Maybe you're frustrated with your home because it doesn't function well for you, or you feel stressed out because it's disordered and cluttered. Maybe you've lived with bare floors and walls for years because you can't decided what to do and you're afraid of not making the right choice. Or maybe you don't like having anyone over to your house because you're embarrassed or ashamed of the way it looks, but don't really know how to make it better. Or on the flip side, maybe you love to host, but you're constantly giving excuses for why "this or that" are not done, or don't look as good as you'd like. (Which is just as bad, and I'm very guilty of this!)

All of these things are ways we can be enslaved to our homes - creating discontentment and frustration in our hearts. Not only are these attitudes all sources of pride, they also don't serve and love our families well. Remember, it doesn't mean it has to be perfect - in fact it shouldn't be. As moms, we know our kids will only make messes, so even if we could get it be so-called, "perfect," it wouldn't stay that way for long.

It's not - and can't be - about making it look like a picture in a magazine or on a blog or on Pinterest. That's the wrong motivation. Taking time to invest in our homes isn't about impressing people, it's about welcoming people. It's about creating a space that works hard for our ourselves, our husbands and our kids. And to get it there, that may take seeking out a professional's help, and it may not. For me, it turned out to be the right answer, and I do think more people should consider it - after all, many of the reasons people don't hire an interior designer are myths. But I also recognize that it might not be the right time for you and that's okay too - it's still important to take time to invest in your home. Start with what you have, shop your house, be okay with slow decorating, try a new arrangement, and edit, edit, edit. (A lost art in my opinion.)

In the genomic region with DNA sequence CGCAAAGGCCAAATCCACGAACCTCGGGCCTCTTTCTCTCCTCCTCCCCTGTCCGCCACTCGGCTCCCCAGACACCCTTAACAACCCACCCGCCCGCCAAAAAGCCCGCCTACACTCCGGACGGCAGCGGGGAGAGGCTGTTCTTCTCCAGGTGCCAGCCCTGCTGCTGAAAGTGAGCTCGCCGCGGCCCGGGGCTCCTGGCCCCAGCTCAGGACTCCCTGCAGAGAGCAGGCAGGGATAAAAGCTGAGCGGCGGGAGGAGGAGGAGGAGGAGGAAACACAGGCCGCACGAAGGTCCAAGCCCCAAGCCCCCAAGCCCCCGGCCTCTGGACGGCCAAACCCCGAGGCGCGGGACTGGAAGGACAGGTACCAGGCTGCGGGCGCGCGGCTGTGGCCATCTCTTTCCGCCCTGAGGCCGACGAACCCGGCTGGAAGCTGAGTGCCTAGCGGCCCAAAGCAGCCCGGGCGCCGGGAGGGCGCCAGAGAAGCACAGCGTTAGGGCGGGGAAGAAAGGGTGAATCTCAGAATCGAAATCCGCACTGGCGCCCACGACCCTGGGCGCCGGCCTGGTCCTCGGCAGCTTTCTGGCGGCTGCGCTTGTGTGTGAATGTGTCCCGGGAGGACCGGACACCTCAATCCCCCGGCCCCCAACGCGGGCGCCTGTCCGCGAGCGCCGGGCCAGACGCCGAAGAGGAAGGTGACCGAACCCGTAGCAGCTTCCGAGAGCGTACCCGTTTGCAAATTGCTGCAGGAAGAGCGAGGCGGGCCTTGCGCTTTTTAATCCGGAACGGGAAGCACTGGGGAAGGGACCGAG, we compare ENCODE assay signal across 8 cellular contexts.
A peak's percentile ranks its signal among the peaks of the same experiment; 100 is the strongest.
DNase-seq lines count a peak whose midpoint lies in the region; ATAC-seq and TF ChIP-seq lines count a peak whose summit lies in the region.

We all love beautiful things. It's by design. So channel that God-given desire into creating beauty and order in your home. It's time to stop daydreaming about what could be and do something about what is. So pull out the paint can and change that wall color, drag out the hammer and hang those pictures, or put those throw pillows you've been eyeing on your birthday list.

Yes, your home is not about the couches, chairs, lamps or art, but those are the things that help create a space that has a much higher purpose for what it is about - the people who live there and the people who visit.
“Interior decoration is not just one's artistic efforts, but it is that which your home (even if it is just a room) is. If you are 'decorating' with clothes draped on every chair, with scratched and broken furniture- it is still your interior decoration! Your home expresses you to other people, and they cannot see or feel your daydreams of what you expect to make in that misty future, when all the circumstances are what you think they must be before you will find it worthwhile to start. You have started, whether you recognize that fact or not!― Edith Schaeffer, The Hidden Art of Homemaking
*Photos by Anne Golliher
*While this isn't a sponsored post, I did receive Anne's interior design consultation and services complimentary. 

Finally Finished // Living & Dining Room Tour